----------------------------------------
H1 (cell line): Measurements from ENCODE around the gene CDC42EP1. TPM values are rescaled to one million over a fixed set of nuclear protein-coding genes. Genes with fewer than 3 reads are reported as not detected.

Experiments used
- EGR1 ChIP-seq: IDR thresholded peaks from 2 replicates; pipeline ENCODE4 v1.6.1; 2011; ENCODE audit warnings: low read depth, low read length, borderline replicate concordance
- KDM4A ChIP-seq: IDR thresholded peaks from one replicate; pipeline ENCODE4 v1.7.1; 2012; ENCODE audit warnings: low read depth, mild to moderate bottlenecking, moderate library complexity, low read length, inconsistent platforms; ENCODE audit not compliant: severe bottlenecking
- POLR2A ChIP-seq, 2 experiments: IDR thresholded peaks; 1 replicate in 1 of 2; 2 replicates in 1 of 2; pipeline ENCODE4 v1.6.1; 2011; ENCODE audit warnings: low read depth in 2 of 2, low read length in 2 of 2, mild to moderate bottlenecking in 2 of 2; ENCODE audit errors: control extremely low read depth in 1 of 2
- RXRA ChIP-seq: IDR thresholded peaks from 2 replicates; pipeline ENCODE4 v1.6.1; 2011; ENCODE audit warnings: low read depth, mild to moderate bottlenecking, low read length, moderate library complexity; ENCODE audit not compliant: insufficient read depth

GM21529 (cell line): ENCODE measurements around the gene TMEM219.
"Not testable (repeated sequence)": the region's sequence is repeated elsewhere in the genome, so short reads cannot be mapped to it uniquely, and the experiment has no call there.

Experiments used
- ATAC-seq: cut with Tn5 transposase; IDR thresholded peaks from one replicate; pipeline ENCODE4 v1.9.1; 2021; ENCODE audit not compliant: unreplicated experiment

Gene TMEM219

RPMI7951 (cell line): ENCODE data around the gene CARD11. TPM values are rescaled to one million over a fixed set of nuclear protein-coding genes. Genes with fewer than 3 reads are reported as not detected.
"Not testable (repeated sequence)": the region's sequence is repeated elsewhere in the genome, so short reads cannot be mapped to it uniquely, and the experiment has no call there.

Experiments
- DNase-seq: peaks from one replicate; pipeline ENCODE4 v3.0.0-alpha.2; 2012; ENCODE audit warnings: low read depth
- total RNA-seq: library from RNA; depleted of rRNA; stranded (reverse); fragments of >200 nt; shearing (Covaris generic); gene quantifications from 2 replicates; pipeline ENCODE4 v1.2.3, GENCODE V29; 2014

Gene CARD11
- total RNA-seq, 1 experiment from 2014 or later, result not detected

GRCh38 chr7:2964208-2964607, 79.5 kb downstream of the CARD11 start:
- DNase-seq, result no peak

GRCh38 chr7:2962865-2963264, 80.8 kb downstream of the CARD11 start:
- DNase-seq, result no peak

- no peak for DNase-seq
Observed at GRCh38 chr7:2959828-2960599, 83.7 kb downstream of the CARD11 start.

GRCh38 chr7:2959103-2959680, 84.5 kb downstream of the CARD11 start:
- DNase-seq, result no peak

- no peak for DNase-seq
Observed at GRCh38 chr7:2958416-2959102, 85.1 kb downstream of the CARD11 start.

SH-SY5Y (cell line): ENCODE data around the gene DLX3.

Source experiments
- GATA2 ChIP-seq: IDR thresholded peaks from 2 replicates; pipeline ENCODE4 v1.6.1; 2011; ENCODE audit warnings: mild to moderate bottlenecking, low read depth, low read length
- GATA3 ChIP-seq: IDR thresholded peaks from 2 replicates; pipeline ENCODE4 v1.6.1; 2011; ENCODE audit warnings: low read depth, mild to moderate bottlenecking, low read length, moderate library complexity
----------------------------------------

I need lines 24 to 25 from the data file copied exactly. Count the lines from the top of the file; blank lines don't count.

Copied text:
Observed at GRCh38 chr7:2959828-2960599, 83.7 kb downstream of the CARD11 start.

GRCh38 chr7:2959103-2959680, 84.5 kb downstream of the CARD11 start: